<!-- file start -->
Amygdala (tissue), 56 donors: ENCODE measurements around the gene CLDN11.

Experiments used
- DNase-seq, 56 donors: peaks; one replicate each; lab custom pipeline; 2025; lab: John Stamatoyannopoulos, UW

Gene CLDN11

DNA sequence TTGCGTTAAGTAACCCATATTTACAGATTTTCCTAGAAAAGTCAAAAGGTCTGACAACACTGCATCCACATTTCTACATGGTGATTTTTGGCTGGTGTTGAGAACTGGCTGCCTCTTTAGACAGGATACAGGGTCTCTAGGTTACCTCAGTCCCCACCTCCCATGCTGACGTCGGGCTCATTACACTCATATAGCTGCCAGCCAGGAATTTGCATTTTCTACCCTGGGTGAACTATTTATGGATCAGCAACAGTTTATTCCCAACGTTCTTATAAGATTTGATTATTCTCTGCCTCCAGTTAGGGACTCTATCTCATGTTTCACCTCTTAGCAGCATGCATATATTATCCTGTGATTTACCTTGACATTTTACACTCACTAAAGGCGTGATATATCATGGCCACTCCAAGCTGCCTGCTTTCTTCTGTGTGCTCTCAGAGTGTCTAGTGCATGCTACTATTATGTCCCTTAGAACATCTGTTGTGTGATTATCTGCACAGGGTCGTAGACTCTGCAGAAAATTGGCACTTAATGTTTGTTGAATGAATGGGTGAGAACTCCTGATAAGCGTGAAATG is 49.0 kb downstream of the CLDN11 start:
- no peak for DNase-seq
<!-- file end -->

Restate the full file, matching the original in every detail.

Amygdala (tissue), 56 donors: ENCODE measurements around the gene CLDN11.

Experiments used
- DNase-seq, 56 donors: peaks; one replicate each; lab custom pipeline; 2025; lab: John Stamatoyannopoulos, UW

Gene CLDN11

DNA sequence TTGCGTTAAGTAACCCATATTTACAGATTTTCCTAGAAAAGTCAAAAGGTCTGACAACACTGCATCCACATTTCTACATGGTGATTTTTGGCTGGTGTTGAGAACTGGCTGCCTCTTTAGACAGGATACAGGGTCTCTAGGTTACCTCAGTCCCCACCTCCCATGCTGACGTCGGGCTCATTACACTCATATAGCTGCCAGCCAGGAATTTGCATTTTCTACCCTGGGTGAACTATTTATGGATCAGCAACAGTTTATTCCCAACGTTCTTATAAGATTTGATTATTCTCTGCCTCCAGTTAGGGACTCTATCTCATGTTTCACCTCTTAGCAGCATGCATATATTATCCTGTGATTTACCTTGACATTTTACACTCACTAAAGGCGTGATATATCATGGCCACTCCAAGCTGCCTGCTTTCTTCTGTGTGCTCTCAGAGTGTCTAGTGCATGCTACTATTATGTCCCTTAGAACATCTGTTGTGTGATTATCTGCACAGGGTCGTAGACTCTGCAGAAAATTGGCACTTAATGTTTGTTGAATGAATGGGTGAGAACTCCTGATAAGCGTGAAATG is 49.0 kb downstream of the CLDN11 start:
- no peak for DNase-seq